· It has grown from 11 dental chairs in 1984 to 75 today.
· It now employs about 40 dentists, though not all full time, in four clinics to serve 63,000 patients, whom it calls customer-owners.
· The foundation also provides emergency dental care to Native Americans throughout the state.
· Between 2005 and 2012, the number of annual visits to its clinics climbed 18 percent to 175,000.
The foundation gets about a third of its money from IHS, a third from public and private insurers and a third from Cook Inlet Region, Inc., the tribal corporation that created Southcentral, says Dr. Tom Kovaleski, a dentist and dental director.
Southcentral medical services refer patients for dental care and ensure those with diabetes visit dentists annually, a process all tracked in electronic medical records shared by doctors and dentists, says Mayquelle Buckley, a Tlingit dental administrator.
The foundation also promotes better dental care through public service campaigns and booths at community events.
Alaska Natives at all ages are getting more access to dental care, Kovaleski says. Dentists are seeing less decay and pulling fewer teeth. Kovaleski even sees it in the local street clinic where he periodically works.
“As I take a look at the street people,” he says, “the teeth of the Alaskan Natives are much better than those of blacks, Hispanics and whites.”
The Port Gamble S’Klallam Tribe’sdental clinic on Washington State’s Olympic Peninsula also has grown dramatically in recent decades and about 25 percent in just the last three years, says Ed Fox, director of tribal health services.
· The tribe gets about $140,000 a year from IHS for dental care.
· With public and private insurance and money from its casino and other operations, it supports an $800,000 a year dental operation.
· It employs a full-time dentist and hygienist and three part-time dentists to serve about 1,600 patients, 900 of whom live on the reservation.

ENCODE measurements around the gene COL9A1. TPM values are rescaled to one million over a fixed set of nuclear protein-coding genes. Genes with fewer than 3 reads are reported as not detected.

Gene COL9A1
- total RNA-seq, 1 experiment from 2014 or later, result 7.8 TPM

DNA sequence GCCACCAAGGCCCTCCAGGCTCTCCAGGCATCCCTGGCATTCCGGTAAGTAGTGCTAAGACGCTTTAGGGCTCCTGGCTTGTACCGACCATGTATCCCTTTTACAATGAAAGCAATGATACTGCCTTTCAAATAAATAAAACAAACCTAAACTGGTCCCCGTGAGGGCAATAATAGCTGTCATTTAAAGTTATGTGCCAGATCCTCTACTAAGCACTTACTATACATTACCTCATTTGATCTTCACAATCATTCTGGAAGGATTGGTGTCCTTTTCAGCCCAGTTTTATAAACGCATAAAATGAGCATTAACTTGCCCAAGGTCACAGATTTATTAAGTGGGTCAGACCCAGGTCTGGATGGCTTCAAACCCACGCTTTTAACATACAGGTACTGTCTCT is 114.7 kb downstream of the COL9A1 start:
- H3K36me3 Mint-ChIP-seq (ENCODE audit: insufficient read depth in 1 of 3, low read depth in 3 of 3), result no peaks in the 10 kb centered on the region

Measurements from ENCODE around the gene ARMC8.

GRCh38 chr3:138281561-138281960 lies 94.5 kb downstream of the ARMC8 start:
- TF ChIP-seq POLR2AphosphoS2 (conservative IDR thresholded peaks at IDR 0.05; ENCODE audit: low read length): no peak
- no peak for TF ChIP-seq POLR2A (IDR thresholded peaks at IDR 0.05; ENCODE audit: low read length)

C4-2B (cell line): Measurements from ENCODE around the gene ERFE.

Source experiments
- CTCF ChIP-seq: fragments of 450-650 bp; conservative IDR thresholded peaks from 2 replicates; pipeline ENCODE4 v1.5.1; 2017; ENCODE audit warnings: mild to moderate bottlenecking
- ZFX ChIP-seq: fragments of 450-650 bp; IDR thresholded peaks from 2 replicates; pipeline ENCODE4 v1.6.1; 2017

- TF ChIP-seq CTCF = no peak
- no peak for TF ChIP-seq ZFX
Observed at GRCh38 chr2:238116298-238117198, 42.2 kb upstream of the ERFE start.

· The program now runs with a $200,000 deficit, but that may end with the expansion of Medicaid under the Affordable Care Act, or Obamacare.
· Medicaid, may provide dental insurance for as many as 150 more tribal members, which will reduce or wipe out the deficit, Fox says.
The dental health of the tribe’s children is approaching, maybe even surpassing, that of total population, he says. The older adults have required the most “drill and fill” and other dental work, he says.
“They were beat up bad and didn’t have health insurance,” he says.
In addition to its plans for more precise surveys in 2015 and 2020 of the oral health of Native Americans nationwide, the IHS has some initiatives under way now that should improve dental care in Indian Country, says Dr. Timothy Lozon, director of the IHS Division of Oral Health.
More than 140 dental programs have installed the IHS Electronic Dental Record system, which reduces treatment wait time and fosters more efficient service, more accurate prescriptions and better continuity of care, Lozon says.
The oral health division also completed a five-year strategic plan, he says, that will include an oral health literacy campaign and an initiative to promote evidence-based best practices to prevent disease.
Health leaders are making progress in tackling chronic diseases such as obesity and diabetes in Indian Country, which means they are probably making headway in oral health too, says Phipps, the epidemiologist.
“We are making progress,” she says. “It is slow, but I think we are making progress.”
Oral Health Survey Results in 1999
Following are some of the findings for adults in the Indian Health Service’s most recent national oral health survey of Native Americans in 1999.
· Most adults and elders lost teeth because of dental disease or oral trauma. Seventy-eight percent of adults 35-44 years and 98 percent of elders 55 or older had lost at least one tooth because of dental decay, periodontal (gum) disease or oral trauma.
· Sixty-eight percent of adults ages 35-44, and 61 percent of elders 55 and older had untreated dental decay in 1999.
· About 25 percent of all adults and elders with teeth needed treatment for advanced gum disease.
· Thirty percent of adults with diabetes, who had at least one natural tooth, had advanced periodontal disease compared to only 22 percent of those without diabetes.
· Of the 2,066 elders 55 and older, 21 percent had lost all of their natural teeth.
· About 98 percent of elders had gingivitis or bleeding gums, 34 percent had signs of early gum disease and 27 percent had signs of advanced gum disease.
· The number of elders with filled teeth climbed from an average of 5.5 in 1991 to 6.6 in 1999, suggesting more elders are receiving both preventive and restorative dental care.